Spiritual Rebuilding

In my seminary studies, I happened upon this excerpt form the book “Firestorm” written by Ron Susek. It deals with the emotions and rebuilding process that comes at the end of a period of spiritual warfare. I hope you enjoy it as much as I have!

When the Savior reached down for me!
When the Savior reached down for me!

Perhaps the simplest, yet most profound, restoration is found in the psalmist’s words, “Be still before the Lord and wait patiently for him; do not fret when men succeed in their ways, when they carry out their wicked schemes” (Ps. 37:7). “Be still, and know that I am God; I will be exalted among the nations, I will be exalted in the earth” (Ps. 46:10).

In the Hebrew, “be still” carries the picture of an army marching in full battle array, fevered with readiness to fight. The command is to stop marching, lay down all weapons, and be at ease. The assurance behind the command is that there is a greater one than you who will be glorified by providing his sufficiency as your defender and deliverer.

I sat down and said out loud, “Here I am, God. Where are you? That wasn’t doubt or despair, just the emotional emptiness that accompanies fatigue.

I began to read the Scriptures, gulping them like a man at a water hole in the desert. One day I read the Scriptures for fourteen hours, slowly feeling the refreshing power. On day seventeen of my stay, I happened to read Psalm 46:10 and something completely unexpected happened. I felt that inner motor that tends to race twenty-four hours a day shut down — literally. For three days I enjoyed such peace that I felt it too crude to request anything of God. I knew that he desired to answer all prayer; therefore, there was no need to inform him of my need. This was a time for worship and praise.

That encounter with “being still” not only fully reinvigorated me, it became one of the most cherished memories of my life. I know that God restores the heart, the mind, the body. I experienced that in its full, wonderful force. I know he can restore you, but you must take the time to get alone with God and be still.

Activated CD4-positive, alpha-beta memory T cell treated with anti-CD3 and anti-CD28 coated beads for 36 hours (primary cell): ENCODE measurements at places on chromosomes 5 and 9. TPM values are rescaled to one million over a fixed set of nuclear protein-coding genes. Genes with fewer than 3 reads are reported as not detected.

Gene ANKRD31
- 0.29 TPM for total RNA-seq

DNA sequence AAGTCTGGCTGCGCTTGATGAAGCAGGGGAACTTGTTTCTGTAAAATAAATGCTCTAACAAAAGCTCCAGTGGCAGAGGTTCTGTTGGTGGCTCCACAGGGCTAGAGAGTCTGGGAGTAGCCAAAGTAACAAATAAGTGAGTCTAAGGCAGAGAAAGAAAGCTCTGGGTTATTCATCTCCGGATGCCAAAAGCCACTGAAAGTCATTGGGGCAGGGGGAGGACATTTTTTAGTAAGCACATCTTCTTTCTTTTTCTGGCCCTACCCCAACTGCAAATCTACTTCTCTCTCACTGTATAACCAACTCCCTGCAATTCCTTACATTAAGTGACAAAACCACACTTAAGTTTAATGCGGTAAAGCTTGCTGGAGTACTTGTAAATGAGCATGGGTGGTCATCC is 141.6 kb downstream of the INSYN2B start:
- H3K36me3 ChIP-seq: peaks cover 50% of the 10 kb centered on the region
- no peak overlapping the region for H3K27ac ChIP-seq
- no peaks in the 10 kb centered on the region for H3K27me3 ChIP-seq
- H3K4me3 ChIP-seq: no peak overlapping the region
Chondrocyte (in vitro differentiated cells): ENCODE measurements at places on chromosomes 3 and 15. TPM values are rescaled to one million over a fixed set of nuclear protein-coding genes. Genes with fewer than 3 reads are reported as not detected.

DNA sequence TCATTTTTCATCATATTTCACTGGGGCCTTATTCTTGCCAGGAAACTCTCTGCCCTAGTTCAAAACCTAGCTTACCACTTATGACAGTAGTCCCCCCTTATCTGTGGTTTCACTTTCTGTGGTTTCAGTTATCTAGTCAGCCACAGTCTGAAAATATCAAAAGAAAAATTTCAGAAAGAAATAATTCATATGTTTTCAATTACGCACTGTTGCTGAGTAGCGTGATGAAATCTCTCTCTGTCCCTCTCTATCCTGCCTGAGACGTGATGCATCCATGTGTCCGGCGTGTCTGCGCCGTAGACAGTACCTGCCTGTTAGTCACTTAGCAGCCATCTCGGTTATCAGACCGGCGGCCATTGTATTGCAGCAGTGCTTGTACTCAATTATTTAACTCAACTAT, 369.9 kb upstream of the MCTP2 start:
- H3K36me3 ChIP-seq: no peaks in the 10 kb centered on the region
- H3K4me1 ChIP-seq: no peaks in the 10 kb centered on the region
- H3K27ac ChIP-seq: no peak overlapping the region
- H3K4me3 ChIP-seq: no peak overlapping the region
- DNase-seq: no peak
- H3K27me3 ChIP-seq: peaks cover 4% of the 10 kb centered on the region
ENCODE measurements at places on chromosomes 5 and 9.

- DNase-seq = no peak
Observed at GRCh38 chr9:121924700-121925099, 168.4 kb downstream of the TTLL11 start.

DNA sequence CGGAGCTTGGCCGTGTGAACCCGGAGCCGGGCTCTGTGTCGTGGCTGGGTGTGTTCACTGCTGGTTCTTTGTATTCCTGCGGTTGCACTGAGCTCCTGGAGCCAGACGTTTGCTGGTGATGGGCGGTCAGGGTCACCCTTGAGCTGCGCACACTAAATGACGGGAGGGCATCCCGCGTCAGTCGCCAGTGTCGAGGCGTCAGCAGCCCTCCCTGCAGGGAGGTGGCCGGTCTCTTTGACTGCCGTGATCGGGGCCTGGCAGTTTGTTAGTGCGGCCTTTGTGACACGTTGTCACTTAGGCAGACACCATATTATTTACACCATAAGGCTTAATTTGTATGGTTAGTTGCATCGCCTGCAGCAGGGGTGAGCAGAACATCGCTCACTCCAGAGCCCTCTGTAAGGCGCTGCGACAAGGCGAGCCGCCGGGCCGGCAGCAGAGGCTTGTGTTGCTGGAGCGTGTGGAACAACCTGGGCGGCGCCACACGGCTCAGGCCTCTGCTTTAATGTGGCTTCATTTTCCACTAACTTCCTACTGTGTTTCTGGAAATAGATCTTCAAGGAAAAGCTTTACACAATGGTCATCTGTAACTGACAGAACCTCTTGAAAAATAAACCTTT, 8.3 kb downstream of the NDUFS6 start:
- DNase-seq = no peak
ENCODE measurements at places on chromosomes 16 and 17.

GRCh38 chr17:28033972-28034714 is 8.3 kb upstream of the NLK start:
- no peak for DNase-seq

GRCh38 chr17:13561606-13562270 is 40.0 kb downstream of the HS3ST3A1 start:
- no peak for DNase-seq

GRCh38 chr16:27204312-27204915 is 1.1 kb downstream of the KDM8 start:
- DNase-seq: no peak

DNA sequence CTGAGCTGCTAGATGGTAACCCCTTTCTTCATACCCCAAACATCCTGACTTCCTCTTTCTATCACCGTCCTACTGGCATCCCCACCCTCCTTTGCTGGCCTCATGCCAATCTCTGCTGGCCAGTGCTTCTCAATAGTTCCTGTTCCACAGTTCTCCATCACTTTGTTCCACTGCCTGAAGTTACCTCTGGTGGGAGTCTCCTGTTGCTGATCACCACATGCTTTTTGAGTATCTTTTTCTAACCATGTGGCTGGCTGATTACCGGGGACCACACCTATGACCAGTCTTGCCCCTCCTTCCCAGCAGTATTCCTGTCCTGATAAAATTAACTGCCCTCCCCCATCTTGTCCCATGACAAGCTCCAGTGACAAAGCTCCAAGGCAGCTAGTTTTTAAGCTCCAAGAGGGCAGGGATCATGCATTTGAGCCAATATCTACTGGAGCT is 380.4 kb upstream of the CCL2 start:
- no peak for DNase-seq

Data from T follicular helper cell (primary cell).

In this stillness there is a faithful waiting upon the Lord. Herein strength is renewed. Isaiah writes, “But those who hope in the Lord will renew their strength. They will soar on wings like eagles; they will run and not grow weary, they will walk and not be faint” (Isa. 40:31) Think not, however, that being still and waiting on the Lord denotes doing nothing. Faith is not passive. You are told to walk and run while resting. But as you rest in the Lord, new energy fills your heart, even invigorates tired muscles.  You are energized by resting in divine strength.

The renewal comes from the rest found in the stillness of faith. But what is rest? Is it mere relief? No, much more. It is completion. For instance, when God rested on the seventh day, it was not a matter of regaining lost strength but of looking upon the completed works of his hands. All was in a state of wholeness. Likewise, the rest that God will bring to you, even amid devastation, will be an inner completion—a wholeness. Well-being comes to your body, mind, and soul. I strongly encourage you to give the highest priority to being still, believing, and finding God’s rest in your rebuilding process during and after a bad conflict. 

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